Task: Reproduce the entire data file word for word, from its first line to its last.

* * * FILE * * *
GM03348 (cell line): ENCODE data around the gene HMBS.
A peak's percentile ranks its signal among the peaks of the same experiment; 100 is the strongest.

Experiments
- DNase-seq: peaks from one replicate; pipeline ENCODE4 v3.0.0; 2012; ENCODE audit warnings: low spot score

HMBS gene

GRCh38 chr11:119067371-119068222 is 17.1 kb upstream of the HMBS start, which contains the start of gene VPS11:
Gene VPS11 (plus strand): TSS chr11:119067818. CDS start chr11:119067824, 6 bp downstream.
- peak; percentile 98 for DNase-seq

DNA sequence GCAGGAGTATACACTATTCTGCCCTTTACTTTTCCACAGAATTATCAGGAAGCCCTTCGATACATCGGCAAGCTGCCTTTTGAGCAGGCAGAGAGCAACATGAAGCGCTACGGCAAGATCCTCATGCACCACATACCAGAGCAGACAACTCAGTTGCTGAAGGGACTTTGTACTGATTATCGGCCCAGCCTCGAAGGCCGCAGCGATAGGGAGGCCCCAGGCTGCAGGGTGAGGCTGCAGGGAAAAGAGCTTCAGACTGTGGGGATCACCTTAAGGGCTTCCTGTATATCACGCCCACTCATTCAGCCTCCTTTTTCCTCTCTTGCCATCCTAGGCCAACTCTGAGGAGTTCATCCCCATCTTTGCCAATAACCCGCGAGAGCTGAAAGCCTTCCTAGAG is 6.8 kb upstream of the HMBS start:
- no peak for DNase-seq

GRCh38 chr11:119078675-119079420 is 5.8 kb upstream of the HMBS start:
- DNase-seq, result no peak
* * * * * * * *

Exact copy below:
GM03348 (cell line): ENCODE data around the gene HMBS.
A peak's percentile ranks its signal among the peaks of the same experiment; 100 is the strongest.

Experiments
- DNase-seq: peaks from one replicate; pipeline ENCODE4 v3.0.0; 2012; ENCODE audit warnings: low spot score

HMBS gene

GRCh38 chr11:119067371-119068222 is 17.1 kb upstream of the HMBS start, which contains the start of gene VPS11:
Gene VPS11 (plus strand): TSS chr11:119067818. CDS start chr11:119067824, 6 bp downstream.
- peak; percentile 98 for DNase-seq

DNA sequence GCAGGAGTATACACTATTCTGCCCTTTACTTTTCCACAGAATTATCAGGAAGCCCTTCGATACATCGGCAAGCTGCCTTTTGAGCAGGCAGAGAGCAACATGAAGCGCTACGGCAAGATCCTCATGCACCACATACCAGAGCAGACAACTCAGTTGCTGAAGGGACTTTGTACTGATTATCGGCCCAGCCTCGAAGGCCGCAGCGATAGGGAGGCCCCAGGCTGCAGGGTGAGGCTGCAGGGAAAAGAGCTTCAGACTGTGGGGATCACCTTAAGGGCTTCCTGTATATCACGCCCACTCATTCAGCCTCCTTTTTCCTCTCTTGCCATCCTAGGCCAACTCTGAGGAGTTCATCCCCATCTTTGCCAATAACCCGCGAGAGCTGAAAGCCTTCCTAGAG is 6.8 kb upstream of the HMBS start:
- no peak for DNase-seq

GRCh38 chr11:119078675-119079420 is 5.8 kb upstream of the HMBS start:
- DNase-seq, result no peak